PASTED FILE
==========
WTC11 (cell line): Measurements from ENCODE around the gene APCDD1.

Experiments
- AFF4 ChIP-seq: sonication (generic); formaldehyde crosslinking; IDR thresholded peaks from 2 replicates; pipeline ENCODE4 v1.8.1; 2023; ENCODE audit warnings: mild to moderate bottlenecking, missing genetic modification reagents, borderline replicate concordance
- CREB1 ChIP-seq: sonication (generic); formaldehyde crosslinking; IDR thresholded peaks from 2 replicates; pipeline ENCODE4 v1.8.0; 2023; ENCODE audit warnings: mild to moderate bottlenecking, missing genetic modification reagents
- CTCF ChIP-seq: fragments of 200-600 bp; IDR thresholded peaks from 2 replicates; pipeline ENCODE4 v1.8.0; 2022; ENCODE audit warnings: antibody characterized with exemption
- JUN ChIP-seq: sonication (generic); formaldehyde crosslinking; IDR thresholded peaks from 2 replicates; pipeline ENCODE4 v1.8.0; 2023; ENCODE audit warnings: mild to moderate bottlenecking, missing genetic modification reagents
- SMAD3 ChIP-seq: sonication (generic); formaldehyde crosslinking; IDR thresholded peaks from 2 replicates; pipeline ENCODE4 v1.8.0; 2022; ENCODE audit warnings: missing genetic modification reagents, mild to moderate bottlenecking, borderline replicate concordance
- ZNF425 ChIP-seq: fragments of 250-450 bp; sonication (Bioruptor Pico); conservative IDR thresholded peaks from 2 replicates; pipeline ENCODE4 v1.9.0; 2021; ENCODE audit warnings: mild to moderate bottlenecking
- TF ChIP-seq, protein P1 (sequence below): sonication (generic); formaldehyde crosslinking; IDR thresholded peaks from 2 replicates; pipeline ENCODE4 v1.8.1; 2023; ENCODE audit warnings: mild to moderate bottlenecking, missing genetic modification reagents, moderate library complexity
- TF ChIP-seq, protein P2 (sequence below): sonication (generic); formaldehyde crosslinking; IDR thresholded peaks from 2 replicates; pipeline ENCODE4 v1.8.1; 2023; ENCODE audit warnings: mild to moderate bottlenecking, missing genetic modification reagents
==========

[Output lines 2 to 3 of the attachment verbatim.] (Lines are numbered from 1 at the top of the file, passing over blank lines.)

Experiments
- AFF4 ChIP-seq: sonication (generic); formaldehyde crosslinking; IDR thresholded peaks from 2 replicates; pipeline ENCODE4 v1.8.1; 2023; ENCODE audit warnings: mild to moderate bottlenecking, missing genetic modification reagents, borderline replicate concordance